Anyone who grew up in the United States sitting in front of the TV in the 1980s instantly recalls the catchphrase for the Yellow Pages phone directory: “Let your fingers do the walking.” As hard as it is to believe now, it touted the convenience of finding a business in a print directory without having to ask friends or drive around looking for one. Your fingers could instantly flip through the guide and find the right solution, be it a pool repair company, Italian restaurant, or pet shop. Your fingers would walk through the phone book where your only option was to call the company or service – no one had websites to turn to for information.
That world, full of landlines, paper phone books, rotary phones, looks almost quaint today. Everything is now digitized, miniaturized, mobile, and connected.
“Let your fingers do the walking” was groundbreaking 40 years ago. Today’s equivalent is, “let your building do the talking.” Just as consumers in the 1980s got to understand the convenience of printed business directories, so are facility owners and managers today just beginning to grasp the information provided by their buildings’ data. Multitudes of transactions can be captured, correlated, analyzed, and leveraged to create cost efficiencies, enhance visitor or tenant experience, and even generate revenue.
Consider access control. Cloud-based systems can capture successful and failed access attempts by person, door, department, time of day, access permission, building, campus, country, region, or so on. At the building level, the data might show what areas require less heating or cooling at certain times since they receive little traffic. Across a corporate campus, it might show where employees tend to prop open doors during break time, suggesting that security might wish to deploy an officer there at specific times. Across an entire organization, it might reveal which type of access control is most reliable and effective—say smart card versus mobile versus face recognition.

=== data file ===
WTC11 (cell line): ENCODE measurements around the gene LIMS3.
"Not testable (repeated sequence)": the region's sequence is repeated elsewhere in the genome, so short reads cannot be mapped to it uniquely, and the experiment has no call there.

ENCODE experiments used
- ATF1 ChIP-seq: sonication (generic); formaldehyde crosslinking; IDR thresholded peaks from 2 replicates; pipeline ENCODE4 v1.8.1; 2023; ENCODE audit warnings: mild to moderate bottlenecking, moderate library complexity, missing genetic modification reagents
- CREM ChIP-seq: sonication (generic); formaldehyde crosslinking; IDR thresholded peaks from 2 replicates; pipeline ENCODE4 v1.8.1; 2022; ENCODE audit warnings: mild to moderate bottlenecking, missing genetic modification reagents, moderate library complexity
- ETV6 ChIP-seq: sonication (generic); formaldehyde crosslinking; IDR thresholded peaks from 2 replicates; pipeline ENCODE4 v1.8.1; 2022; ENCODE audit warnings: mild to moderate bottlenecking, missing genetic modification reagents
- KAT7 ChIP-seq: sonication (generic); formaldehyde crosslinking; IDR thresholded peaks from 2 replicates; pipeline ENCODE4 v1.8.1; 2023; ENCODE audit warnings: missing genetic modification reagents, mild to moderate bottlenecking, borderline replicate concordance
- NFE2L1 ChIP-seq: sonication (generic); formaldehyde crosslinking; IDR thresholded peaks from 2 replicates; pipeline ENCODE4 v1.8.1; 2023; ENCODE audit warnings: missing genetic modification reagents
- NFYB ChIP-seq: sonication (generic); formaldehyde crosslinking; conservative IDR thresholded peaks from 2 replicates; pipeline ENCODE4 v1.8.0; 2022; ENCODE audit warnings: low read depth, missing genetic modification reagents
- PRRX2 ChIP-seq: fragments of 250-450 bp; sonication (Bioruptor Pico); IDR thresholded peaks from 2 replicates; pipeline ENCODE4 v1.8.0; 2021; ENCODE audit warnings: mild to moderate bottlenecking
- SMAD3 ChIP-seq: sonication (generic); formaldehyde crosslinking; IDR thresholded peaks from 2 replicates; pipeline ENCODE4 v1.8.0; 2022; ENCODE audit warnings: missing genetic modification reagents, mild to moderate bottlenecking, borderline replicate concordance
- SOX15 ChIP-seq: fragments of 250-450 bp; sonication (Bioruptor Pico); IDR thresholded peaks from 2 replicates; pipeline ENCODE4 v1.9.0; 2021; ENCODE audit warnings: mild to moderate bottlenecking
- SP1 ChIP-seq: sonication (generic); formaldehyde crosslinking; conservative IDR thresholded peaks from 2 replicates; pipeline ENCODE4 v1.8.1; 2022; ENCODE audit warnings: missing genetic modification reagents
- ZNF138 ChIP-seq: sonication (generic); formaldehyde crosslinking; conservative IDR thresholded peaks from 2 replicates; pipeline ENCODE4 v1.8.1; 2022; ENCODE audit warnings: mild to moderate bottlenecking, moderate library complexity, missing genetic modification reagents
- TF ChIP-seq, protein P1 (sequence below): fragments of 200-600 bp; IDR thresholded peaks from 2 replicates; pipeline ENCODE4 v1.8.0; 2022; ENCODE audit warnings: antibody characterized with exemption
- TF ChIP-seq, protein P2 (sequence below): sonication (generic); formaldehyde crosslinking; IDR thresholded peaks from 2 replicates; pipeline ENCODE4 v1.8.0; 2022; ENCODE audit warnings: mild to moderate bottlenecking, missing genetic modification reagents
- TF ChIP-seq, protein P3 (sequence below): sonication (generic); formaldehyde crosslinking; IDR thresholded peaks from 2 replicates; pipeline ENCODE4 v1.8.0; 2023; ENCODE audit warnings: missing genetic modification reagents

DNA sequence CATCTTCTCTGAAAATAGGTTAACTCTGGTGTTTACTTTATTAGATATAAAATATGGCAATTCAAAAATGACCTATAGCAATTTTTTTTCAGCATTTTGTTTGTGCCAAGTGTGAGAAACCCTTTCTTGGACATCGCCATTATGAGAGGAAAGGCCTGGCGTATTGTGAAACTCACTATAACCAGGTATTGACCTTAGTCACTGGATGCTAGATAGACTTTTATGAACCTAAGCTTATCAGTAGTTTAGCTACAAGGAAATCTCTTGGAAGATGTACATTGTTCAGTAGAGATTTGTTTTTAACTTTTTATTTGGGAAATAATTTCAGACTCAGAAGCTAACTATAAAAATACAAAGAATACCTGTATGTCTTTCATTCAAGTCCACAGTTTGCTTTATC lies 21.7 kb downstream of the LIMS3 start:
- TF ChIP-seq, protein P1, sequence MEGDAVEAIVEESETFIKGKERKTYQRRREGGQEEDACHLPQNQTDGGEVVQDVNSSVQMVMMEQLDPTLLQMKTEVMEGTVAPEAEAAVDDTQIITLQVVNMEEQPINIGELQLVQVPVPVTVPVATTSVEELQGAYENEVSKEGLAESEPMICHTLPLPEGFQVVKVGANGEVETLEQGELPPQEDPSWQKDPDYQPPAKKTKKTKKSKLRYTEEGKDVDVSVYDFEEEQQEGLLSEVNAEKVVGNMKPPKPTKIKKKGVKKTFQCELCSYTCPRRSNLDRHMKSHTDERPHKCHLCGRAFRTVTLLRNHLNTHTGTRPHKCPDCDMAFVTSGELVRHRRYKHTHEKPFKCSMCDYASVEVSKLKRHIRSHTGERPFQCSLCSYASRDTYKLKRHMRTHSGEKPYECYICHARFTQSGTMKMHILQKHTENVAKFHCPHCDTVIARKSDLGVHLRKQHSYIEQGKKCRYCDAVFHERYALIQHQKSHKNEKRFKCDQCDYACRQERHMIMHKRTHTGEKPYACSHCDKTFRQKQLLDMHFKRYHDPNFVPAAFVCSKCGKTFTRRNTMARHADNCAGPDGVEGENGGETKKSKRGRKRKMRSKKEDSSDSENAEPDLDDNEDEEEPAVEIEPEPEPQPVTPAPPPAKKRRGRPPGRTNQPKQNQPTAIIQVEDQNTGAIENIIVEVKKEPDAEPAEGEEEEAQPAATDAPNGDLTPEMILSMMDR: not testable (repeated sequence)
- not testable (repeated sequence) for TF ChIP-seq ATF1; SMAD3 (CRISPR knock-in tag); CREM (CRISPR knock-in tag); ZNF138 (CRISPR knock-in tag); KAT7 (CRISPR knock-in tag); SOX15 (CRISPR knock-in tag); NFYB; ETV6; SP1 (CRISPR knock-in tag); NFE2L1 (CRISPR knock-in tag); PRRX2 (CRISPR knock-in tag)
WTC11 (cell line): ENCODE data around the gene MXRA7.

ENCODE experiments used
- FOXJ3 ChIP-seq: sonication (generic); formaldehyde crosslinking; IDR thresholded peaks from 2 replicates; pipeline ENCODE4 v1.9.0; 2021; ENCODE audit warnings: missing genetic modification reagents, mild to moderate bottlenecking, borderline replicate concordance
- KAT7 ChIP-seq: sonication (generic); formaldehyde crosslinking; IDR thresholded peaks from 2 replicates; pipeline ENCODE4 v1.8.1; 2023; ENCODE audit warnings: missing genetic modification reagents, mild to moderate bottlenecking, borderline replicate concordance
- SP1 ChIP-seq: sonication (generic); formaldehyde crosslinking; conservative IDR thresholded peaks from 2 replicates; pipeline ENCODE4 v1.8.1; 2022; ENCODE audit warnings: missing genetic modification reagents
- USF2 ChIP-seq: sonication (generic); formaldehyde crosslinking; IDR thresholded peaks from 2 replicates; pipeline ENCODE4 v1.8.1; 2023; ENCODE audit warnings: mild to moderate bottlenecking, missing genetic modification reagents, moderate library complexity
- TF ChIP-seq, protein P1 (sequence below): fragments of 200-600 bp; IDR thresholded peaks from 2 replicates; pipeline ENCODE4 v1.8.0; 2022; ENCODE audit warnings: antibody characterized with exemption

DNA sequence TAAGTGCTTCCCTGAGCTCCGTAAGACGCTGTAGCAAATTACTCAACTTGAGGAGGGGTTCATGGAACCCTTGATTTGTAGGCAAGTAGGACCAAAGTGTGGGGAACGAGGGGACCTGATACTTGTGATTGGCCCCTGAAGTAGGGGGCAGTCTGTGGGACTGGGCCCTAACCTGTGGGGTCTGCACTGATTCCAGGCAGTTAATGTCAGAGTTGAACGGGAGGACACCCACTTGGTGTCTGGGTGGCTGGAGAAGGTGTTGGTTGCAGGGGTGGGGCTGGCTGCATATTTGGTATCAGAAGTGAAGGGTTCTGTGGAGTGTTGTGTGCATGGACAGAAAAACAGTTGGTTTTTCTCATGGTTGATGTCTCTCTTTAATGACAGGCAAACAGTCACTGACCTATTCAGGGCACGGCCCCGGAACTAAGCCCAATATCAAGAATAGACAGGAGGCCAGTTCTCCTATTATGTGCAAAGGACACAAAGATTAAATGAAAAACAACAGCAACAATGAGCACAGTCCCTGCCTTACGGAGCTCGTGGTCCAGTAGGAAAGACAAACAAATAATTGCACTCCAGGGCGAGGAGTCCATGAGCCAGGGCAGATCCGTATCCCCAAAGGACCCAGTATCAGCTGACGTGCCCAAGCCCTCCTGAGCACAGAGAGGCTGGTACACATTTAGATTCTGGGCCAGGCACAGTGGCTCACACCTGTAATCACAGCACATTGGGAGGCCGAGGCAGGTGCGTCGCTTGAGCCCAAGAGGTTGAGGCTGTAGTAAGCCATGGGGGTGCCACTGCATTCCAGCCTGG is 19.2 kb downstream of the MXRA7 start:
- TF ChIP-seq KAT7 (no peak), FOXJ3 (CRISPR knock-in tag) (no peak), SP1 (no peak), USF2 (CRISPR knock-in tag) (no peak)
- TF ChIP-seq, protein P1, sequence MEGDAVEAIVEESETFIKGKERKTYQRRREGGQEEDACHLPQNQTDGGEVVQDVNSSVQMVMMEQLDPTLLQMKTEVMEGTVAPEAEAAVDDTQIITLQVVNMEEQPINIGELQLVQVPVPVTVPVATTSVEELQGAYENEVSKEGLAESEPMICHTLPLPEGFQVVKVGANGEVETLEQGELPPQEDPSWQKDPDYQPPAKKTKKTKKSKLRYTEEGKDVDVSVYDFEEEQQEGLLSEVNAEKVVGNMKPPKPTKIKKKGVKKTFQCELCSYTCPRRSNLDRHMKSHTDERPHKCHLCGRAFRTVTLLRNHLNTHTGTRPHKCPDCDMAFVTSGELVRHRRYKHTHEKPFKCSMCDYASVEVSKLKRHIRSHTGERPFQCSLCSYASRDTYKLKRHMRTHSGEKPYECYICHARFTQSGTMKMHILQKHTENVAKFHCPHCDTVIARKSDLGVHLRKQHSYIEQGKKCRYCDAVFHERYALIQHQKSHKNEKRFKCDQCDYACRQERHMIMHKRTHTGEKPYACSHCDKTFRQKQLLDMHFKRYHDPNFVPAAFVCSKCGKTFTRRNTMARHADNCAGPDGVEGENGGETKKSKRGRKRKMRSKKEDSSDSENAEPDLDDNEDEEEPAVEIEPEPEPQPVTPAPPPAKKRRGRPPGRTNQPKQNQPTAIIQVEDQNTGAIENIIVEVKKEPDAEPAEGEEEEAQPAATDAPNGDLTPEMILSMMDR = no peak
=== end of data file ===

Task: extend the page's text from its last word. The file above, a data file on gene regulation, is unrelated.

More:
But data insights extend beyond individual organizations. Brivo gathers data from 72,000 buildings across over 40 countries and millions of users to track who is physically coming to work, be it an office, a factory, school, retail store, warehouse, or call center. As of March 11, 2022, Brivo reported that 65% of America has reopened—the percentage of unique access control users compared to just prior to COVID.
Brivo also breaks those numbers down by industry, facility type, city, and other factors. Organizations use that data to make critical business decisions. For example, the Downtown Austin Alliance tracks door “unlocks” to gauge the return of workers to Texas’s capital city. The Downtown Austin Alliance provides data so that businesses that rely on workers coming downtown—hair salons, gyms, restaurants, dry cleaners, theaters—can adjust hours, staffing, and offerings.
Similarly, a financial services company uses Brivo data to advise investors in the corporate travel space. By analyzing the percentage change in daily active access control users by factors such as city, state, and industry—as well as the pandemic’s impact on daily commercial property usage—the company helps its clients tailor their investments.
Confining building data to access control is like letting your fingers do the walking through an old Yellow Pages phone book – outdated. Today’s smart buildings are filled with sources of lucrative data. On the security side, video surveillance, alarm systems, intrusion sensors, and other tools yield abundant information. Beyond that, the data sources are practically innumerable: HVAC systems, electricity use, air quality, humidity, occupancy, room use, maintenance requests, parking, and so on. As the sources increase, the possible insights increase logarithmically. We are just starting the age of big building data.
Your building is talking. Are you listening?